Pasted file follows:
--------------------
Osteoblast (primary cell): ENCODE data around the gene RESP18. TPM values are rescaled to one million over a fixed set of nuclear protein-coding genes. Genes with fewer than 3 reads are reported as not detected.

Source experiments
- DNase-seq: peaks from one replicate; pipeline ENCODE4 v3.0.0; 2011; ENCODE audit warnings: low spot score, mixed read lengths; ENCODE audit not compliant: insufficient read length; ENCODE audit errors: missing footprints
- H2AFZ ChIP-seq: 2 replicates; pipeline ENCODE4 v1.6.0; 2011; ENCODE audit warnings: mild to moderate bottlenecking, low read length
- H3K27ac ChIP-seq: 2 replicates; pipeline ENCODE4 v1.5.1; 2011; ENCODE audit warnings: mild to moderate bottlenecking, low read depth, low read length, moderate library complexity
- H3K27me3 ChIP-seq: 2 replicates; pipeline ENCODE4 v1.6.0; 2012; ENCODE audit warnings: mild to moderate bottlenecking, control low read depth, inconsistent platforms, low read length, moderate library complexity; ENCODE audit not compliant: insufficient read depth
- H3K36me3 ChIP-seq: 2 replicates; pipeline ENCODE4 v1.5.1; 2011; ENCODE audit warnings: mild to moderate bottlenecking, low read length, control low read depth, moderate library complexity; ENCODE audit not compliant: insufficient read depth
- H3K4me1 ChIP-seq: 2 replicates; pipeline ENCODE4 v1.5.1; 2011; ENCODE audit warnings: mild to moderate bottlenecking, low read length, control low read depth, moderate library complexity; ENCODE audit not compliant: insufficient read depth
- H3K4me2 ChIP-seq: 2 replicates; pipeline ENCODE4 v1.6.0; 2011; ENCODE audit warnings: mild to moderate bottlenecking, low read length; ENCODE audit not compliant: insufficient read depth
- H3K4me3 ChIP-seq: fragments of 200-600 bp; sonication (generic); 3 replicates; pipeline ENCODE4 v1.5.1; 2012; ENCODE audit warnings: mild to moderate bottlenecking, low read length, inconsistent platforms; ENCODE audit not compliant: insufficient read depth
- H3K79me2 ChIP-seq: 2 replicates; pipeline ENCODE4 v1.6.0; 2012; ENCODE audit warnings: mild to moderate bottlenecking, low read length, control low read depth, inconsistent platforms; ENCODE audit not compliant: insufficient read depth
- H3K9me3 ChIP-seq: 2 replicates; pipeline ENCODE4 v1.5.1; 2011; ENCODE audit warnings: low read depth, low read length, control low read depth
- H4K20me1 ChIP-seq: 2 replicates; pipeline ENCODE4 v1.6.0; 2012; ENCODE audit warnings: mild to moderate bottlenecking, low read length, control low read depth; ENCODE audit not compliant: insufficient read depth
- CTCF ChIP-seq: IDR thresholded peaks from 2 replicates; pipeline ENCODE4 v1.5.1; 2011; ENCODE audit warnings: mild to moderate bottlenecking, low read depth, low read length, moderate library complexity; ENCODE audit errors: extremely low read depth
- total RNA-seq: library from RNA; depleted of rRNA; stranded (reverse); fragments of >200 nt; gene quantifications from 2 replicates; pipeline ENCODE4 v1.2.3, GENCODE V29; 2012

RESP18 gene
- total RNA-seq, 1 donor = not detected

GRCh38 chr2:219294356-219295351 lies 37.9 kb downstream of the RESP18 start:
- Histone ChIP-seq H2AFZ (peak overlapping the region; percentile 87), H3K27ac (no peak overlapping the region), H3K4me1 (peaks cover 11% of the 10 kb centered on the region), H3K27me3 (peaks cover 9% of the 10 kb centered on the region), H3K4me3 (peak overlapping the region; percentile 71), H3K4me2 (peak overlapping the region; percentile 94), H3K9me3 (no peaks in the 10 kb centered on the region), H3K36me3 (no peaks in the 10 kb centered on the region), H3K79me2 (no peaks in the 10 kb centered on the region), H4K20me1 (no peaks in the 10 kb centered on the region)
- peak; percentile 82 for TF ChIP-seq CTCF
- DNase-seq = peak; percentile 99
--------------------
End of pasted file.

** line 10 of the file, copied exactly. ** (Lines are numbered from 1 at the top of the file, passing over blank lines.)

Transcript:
- H3K4me3 ChIP-seq: fragments of 200-600 bp; sonication (generic); 3 replicates; pipeline ENCODE4 v1.5.1; 2012; ENCODE audit warnings: mild to moderate bottlenecking, low read length, inconsistent platforms; ENCODE audit not compliant: insufficient read depth